Hitman (2016) not only reboots the franchise but introduces a new retail model where in every level is released independently and the player can choose to buy the whole game once they are all out or buy each level as it comes out. As someone who bought the 2016 and the 2018 games as part of a sale bundle, I can’t speak to the effectiveness of this model but I can speak to the 2016 game’s success as a reboot.
Hitman returns to its roots with large levels that have multiple points of approach. You are encouraged to snoop around, discover the many ways in which the objective can be accomplished, and then pick the path you like best. Not a single level can be finished without at least a few reloads. You are bound to be caught but that’s okay, and in fact, the nature of the game. As you get better at reading your surroundings, and understanding enemy patterns, you get better at moving through the terrain. The game rewards research, patience and discretion, and while it can get a bit annoying when you keep missing your window of opportunity, the nervousness that comes with attempting something risky is quite addictive. The same can be said for the jubilation one feels on successfully completing the challenge.
Furthermore, the levels are designed to be replayed, with the initial completion unlocking entirely new starting points that significantly change your game plan. I am yet to attempt one of the replays and that is partly because at completion, only one or two levels feel memorable enough to revisit. This is not to say that the levels are not well designed or entertaining. The initial run across all of them is quite rewarding, I am just not someone who regularly replays games. I return to a few games and usually after a year. That said, to those who want to land the more crazy kills, and are just completionists, Hitman has much to offer.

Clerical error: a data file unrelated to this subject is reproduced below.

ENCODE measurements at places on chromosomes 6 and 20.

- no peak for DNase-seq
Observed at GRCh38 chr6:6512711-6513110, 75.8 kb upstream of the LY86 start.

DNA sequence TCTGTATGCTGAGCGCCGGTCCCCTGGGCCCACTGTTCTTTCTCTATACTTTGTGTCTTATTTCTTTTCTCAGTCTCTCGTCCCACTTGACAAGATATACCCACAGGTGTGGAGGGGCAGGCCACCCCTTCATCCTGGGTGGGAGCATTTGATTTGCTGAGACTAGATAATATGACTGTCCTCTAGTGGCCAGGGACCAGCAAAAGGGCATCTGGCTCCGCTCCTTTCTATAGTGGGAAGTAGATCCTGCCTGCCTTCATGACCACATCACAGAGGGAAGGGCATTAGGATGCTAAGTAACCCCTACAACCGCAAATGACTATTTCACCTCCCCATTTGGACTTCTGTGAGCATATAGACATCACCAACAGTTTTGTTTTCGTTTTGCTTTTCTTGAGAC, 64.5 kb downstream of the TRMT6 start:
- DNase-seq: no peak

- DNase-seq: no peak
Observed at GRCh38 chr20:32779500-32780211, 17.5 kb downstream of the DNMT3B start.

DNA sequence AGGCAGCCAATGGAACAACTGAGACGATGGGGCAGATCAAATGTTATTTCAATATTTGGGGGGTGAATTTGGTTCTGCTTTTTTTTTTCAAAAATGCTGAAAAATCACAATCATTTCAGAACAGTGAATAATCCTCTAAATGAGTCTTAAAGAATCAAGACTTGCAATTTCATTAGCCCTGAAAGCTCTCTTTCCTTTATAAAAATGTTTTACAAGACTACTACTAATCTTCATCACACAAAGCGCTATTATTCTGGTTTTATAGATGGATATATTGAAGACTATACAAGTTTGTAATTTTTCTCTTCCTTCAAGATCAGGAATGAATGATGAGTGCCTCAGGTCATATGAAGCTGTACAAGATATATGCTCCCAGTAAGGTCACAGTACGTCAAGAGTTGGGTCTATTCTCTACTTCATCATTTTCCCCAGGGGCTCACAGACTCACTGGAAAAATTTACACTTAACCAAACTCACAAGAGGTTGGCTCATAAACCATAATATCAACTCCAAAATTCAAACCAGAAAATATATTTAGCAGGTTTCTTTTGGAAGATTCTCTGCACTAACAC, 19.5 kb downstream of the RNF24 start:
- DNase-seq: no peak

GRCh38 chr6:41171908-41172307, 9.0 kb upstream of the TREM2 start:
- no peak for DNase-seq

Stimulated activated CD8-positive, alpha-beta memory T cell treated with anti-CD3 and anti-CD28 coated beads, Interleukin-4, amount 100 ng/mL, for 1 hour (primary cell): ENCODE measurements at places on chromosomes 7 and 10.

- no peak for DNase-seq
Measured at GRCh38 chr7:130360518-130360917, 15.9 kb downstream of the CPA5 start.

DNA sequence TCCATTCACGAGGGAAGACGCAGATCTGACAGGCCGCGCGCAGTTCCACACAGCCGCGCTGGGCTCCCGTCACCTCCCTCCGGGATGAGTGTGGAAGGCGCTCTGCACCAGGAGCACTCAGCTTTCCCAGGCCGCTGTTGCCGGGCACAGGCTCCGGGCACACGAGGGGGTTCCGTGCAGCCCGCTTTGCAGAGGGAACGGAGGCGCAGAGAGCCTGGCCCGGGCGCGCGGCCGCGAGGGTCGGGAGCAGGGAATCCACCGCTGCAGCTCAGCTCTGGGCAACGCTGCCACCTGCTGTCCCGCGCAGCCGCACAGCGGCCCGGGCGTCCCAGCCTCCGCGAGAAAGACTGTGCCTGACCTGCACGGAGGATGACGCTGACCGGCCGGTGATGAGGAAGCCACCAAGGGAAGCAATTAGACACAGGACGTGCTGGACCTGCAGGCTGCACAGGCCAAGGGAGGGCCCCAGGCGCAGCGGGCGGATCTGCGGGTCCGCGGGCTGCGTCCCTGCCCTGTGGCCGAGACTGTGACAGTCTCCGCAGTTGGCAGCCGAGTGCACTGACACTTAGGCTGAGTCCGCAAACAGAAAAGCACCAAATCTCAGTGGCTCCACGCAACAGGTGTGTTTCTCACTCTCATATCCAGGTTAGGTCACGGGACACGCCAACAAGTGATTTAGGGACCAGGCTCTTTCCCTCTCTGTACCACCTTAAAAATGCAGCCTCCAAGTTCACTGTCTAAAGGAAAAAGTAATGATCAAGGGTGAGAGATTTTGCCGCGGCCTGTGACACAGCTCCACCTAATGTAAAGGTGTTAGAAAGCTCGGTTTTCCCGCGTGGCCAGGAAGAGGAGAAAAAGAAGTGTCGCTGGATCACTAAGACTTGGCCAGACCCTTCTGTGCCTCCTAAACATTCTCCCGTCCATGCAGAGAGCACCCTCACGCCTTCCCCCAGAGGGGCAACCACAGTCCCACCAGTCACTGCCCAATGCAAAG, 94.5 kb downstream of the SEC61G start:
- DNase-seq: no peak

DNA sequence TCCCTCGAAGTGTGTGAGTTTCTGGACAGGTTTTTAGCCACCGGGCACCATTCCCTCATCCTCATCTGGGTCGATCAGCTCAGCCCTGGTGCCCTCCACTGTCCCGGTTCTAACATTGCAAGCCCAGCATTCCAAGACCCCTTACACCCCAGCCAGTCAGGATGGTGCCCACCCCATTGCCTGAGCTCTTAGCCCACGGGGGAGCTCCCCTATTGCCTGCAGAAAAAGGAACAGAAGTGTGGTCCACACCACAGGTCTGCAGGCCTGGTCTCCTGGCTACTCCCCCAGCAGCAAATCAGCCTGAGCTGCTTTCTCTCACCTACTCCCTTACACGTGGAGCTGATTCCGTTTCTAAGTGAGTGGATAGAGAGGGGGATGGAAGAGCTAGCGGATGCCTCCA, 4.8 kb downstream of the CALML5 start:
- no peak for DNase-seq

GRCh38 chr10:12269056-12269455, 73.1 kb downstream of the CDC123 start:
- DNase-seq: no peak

The one thing that did annoy me is that other targets on a map did not react after I had assassinated the first target. It felt a bit silly that nothing changed in the behaviour of the remaining targets or his/her guards despite their ally being found dead.
Where I think the game stands out is its limited tool kit. The game does not equip you with a range of weapons and devices designed to infiltrate Fort Knox. Instead, more often than not, you rely on coins and the instinct mode. The instinct mode, somewhat like the detective mode in the Arkham games, lets you see non-targets and targets through walls. The coin helps distract them. I pretty much played the whole game, relying on these two tools only. Guns were abandoned as they were often a hindrance when it came to getting past security. And almost every assassination was more fun to stage as an accident than an outright murder. Which meant that I was reliant on the environment more than the tools I carried. I think this minimal approach really brought the game to life, allowing me to focus on the NPCs and their actions rather than the mini-map or what my various gadgets were telling me. It also simplified my approach. Instead of getting caught up in which one of my tools is best suited to the situation, I could focus on what paths were available to me on the map and posed the least amount of threat. Essentially the game became a 3D puzzle with NPCs as the traps to dodge or deceive.
I recently returned to the Batman Arkham games and it felt like such a stark contrast to the minimal elegance that is Hitman. While the two games are entirely different genres, my brain which was tuned to the elegance of Hitman kept getting annoyed at the overload of information that the Arkham UI offered. All this to say that Hitman is quite enjoyable and a really good assassination game with remarkable map designs and excellent social hacking mechanics.